Disabled activist Ivan Kosmyna elected deputy in Ternopil oblast


More, Ukraine

Article by: Yuliya Shvets
Translated by: Christine Chraibi

Ivan Kosmyna believes that disabilities should not be an obstacle to participating in local government. He was elected deputy of Husiatyn district and has begun his campaign to make life in the community easier for disabled persons.

Ivan Kosmyna has been a loud advocate for people with disabilities for many years: he has demanded basic installations from the local authorities, such as ramps at the local hospital. After endless door-knocking and phone-calling, he decided to stand for elections and get really involved.

– I’m sick and tired of calling on authorities and asking them to install ramps. First, they told me they couldn’t afford it. Then, they forgot all about me.  I realized that in order to resolve these issues, I had to get involved in local government. Secondly, I wanted to set an example to other persons with disabilities who are totally abandoned and have given up. The Bible says: “My strength is made perfect in weakness.” Being in a wheelchair has made me spiritually stronger. If I weren’t chained to it, it’s unlikely I’d have even thought of this. We must teach others not to give up. And my third reason is because I love life.”

– What were your first measures as deputy?

– The president of the regional organization for disabled persons – Union of Organizations of the Disabled of Ukraine – and I headed a seminar on accessibility for people with disabilities and people with limited mobility. Mykhailo Kostiv organized the whole seminar, for which I am very grateful.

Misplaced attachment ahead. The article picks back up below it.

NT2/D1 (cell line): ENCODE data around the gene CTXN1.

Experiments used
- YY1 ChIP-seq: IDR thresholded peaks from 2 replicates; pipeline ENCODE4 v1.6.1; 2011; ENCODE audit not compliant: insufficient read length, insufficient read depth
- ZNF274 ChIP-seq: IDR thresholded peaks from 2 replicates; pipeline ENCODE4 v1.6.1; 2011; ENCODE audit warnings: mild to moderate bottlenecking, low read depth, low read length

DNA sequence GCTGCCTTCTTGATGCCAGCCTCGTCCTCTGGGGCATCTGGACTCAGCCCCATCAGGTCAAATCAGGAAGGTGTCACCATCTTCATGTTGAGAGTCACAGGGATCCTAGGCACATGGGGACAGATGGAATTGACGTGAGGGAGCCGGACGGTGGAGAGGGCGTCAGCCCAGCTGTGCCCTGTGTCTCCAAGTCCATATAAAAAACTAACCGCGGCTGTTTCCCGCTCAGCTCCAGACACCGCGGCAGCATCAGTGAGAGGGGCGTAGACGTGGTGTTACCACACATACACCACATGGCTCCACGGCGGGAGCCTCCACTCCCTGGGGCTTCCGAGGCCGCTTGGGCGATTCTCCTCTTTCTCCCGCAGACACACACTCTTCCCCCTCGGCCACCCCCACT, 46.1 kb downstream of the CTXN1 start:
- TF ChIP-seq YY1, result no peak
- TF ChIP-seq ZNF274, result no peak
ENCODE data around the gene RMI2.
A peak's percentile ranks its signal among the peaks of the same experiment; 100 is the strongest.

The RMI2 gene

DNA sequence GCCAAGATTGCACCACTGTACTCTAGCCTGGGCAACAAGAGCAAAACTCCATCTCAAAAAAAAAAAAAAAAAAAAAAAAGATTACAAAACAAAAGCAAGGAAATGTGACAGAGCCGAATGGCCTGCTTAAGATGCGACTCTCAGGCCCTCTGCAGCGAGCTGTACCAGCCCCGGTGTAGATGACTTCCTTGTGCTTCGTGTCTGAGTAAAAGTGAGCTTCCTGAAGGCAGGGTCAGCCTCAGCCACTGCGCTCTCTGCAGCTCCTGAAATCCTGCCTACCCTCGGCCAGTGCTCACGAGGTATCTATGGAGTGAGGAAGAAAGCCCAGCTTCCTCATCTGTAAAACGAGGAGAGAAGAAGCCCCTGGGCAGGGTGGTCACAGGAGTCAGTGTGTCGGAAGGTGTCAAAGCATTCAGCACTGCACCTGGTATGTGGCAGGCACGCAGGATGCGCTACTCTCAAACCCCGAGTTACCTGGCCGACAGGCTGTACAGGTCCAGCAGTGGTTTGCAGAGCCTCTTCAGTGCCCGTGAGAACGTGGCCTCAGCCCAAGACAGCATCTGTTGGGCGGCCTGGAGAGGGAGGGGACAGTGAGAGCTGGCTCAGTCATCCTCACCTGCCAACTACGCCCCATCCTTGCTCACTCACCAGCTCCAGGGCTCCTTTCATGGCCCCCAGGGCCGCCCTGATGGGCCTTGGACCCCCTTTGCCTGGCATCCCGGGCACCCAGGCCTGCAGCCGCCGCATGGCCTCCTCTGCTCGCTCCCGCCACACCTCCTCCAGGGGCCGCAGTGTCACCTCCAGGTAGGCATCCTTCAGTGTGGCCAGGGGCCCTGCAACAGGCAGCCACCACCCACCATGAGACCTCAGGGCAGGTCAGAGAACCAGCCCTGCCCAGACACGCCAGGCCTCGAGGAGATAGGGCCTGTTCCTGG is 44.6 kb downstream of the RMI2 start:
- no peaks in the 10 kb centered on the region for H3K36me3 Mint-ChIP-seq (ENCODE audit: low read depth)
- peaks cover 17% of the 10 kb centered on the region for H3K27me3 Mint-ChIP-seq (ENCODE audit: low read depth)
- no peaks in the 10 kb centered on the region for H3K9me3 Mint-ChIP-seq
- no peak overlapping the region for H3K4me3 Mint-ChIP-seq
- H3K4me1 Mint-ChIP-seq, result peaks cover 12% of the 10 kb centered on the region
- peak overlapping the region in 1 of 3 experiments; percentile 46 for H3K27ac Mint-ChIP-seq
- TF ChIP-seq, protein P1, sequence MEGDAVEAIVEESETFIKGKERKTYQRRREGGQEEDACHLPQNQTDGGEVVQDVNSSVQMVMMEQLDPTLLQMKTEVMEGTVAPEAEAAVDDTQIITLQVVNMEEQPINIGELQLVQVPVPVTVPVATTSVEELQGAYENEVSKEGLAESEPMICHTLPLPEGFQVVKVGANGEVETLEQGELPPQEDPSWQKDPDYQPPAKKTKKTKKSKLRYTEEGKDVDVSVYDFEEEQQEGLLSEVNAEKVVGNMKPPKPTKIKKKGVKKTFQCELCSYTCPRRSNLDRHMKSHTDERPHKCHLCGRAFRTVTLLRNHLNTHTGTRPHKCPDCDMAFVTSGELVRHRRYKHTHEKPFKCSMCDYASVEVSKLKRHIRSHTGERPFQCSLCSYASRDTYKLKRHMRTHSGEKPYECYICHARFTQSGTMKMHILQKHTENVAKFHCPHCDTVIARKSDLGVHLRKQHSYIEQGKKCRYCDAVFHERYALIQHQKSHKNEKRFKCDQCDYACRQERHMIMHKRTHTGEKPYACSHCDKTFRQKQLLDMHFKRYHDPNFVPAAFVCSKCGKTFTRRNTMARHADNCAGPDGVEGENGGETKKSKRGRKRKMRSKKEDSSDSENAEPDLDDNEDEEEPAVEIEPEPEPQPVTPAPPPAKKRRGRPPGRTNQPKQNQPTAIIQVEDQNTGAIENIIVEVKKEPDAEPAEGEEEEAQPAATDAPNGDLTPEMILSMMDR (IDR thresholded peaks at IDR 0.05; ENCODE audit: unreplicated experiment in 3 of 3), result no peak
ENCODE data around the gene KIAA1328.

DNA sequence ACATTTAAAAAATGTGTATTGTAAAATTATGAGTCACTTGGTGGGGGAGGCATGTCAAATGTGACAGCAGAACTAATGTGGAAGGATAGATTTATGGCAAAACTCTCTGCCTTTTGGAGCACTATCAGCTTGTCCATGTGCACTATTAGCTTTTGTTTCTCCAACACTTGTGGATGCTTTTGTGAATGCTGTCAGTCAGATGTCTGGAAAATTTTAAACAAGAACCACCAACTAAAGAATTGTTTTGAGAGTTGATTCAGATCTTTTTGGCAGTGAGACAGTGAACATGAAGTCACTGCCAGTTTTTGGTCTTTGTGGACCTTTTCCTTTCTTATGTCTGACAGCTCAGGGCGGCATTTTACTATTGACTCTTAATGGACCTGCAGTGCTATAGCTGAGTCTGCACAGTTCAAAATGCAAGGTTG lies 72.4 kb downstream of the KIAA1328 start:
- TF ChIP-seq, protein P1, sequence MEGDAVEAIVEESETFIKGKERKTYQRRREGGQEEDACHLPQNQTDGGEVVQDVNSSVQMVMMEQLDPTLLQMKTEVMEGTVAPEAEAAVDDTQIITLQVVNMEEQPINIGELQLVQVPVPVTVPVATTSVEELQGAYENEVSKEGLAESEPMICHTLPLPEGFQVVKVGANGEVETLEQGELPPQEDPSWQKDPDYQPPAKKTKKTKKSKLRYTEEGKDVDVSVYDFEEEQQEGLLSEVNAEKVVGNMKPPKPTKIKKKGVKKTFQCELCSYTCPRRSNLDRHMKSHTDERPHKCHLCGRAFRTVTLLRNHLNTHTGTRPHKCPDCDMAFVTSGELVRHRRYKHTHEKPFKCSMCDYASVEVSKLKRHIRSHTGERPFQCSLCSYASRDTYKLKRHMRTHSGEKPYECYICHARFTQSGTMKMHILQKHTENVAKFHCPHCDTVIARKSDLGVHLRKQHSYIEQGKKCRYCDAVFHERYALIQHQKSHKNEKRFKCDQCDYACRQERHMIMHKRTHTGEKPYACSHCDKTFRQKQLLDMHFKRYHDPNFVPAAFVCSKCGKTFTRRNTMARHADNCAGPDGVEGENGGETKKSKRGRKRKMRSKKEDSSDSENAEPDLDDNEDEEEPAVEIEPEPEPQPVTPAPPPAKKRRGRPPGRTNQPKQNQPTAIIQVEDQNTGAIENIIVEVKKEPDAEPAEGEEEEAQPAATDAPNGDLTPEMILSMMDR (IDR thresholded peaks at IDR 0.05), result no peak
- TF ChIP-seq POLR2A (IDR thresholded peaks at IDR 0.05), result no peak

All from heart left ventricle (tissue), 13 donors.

– What’s your greatest challenge?

– Accessibility for people with disabilities, as well as their basic rights and needs. We in Husiatyn should initiate administrative reforms; it will be a big step towards our community’s success. It’s also important for our society to accept people with disabilities. For some reason or other, Ukraine isn’t ready yet. People park in dedicated disabled parking spaces. If you say something to these people, they begin swearing at you; my friends even had to call the police. In the EU, you have to pay a huge fine if you do this.

– Are there people in the district council who share your goals and views?

– I don’t know all the deputies yet, but the president of the head of District Council supports my ideas about wheelchair accessibility. He and I believe that people with disabilities should not be excluded from society.

– Will you continue working as a social activist?

– Yes, I’m still president of the Viktoriya Association. We’re currently organizing a sports camp for people with disabilities. There are no such camps in our region, but I hope that it’ll succeed. In addition, I plan to continue developing sports associations for children in my town.



Translated by: Christine Chraibi
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